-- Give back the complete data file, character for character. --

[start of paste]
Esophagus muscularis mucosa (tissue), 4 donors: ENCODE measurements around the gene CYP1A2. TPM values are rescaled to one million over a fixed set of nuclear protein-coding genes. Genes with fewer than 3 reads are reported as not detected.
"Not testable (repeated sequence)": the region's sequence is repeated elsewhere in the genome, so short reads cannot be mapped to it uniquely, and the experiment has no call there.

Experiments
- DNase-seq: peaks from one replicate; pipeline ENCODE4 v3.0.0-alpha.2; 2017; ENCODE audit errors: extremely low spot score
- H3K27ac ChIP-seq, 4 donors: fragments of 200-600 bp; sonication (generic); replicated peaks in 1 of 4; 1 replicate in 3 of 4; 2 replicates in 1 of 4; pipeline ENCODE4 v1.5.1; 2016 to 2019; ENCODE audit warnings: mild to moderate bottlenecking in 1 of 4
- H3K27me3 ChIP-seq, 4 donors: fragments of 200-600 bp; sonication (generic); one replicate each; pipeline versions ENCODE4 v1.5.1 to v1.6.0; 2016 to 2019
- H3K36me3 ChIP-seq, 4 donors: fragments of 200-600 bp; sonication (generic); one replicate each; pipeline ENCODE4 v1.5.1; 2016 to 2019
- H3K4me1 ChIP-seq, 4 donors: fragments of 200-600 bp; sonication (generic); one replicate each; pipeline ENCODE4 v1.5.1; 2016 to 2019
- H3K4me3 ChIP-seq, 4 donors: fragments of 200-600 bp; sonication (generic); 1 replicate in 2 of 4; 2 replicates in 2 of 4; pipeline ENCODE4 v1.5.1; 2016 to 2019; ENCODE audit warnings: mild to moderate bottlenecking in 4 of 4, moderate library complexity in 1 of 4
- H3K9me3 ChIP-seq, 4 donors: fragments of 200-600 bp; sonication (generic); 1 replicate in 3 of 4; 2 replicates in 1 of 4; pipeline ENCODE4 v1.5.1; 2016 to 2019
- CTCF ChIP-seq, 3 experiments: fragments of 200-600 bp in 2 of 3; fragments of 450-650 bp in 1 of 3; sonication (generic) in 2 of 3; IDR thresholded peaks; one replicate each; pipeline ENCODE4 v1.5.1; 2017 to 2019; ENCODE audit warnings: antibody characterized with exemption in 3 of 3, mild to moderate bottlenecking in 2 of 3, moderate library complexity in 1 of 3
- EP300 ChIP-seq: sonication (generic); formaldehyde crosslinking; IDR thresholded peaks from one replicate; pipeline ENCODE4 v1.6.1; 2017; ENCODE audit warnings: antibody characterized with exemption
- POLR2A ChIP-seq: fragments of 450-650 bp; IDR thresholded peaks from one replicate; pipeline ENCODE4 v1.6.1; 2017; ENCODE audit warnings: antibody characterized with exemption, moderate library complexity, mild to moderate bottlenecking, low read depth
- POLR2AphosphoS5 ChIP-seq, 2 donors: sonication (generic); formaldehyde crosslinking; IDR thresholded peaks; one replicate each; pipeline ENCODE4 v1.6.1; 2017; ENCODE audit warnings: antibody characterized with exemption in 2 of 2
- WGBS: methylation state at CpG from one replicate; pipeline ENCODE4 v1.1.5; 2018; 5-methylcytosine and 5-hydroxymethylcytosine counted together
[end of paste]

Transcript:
Esophagus muscularis mucosa (tissue), 4 donors: ENCODE measurements around the gene CYP1A2. TPM values are rescaled to one million over a fixed set of nuclear protein-coding genes. Genes with fewer than 3 reads are reported as not detected.
"Not testable (repeated sequence)": the region's sequence is repeated elsewhere in the genome, so short reads cannot be mapped to it uniquely, and the experiment has no call there.

Experiments
- DNase-seq: peaks from one replicate; pipeline ENCODE4 v3.0.0-alpha.2; 2017; ENCODE audit errors: extremely low spot score
- H3K27ac ChIP-seq, 4 donors: fragments of 200-600 bp; sonication (generic); replicated peaks in 1 of 4; 1 replicate in 3 of 4; 2 replicates in 1 of 4; pipeline ENCODE4 v1.5.1; 2016 to 2019; ENCODE audit warnings: mild to moderate bottlenecking in 1 of 4
- H3K27me3 ChIP-seq, 4 donors: fragments of 200-600 bp; sonication (generic); one replicate each; pipeline versions ENCODE4 v1.5.1 to v1.6.0; 2016 to 2019
- H3K36me3 ChIP-seq, 4 donors: fragments of 200-600 bp; sonication (generic); one replicate each; pipeline ENCODE4 v1.5.1; 2016 to 2019
- H3K4me1 ChIP-seq, 4 donors: fragments of 200-600 bp; sonication (generic); one replicate each; pipeline ENCODE4 v1.5.1; 2016 to 2019
- H3K4me3 ChIP-seq, 4 donors: fragments of 200-600 bp; sonication (generic); 1 replicate in 2 of 4; 2 replicates in 2 of 4; pipeline ENCODE4 v1.5.1; 2016 to 2019; ENCODE audit warnings: mild to moderate bottlenecking in 4 of 4, moderate library complexity in 1 of 4
- H3K9me3 ChIP-seq, 4 donors: fragments of 200-600 bp; sonication (generic); 1 replicate in 3 of 4; 2 replicates in 1 of 4; pipeline ENCODE4 v1.5.1; 2016 to 2019
- CTCF ChIP-seq, 3 experiments: fragments of 200-600 bp in 2 of 3; fragments of 450-650 bp in 1 of 3; sonication (generic) in 2 of 3; IDR thresholded peaks; one replicate each; pipeline ENCODE4 v1.5.1; 2017 to 2019; ENCODE audit warnings: antibody characterized with exemption in 3 of 3, mild to moderate bottlenecking in 2 of 3, moderate library complexity in 1 of 3
- EP300 ChIP-seq: sonication (generic); formaldehyde crosslinking; IDR thresholded peaks from one replicate; pipeline ENCODE4 v1.6.1; 2017; ENCODE audit warnings: antibody characterized with exemption
- POLR2A ChIP-seq: fragments of 450-650 bp; IDR thresholded peaks from one replicate; pipeline ENCODE4 v1.6.1; 2017; ENCODE audit warnings: antibody characterized with exemption, moderate library complexity, mild to moderate bottlenecking, low read depth
- POLR2AphosphoS5 ChIP-seq, 2 donors: sonication (generic); formaldehyde crosslinking; IDR thresholded peaks; one replicate each; pipeline ENCODE4 v1.6.1; 2017; ENCODE audit warnings: antibody characterized with exemption in 2 of 2
- WGBS: methylation state at CpG from one replicate; pipeline ENCODE4 v1.1.5; 2018; 5-methylcytosine and 5-hydroxymethylcytosine counted together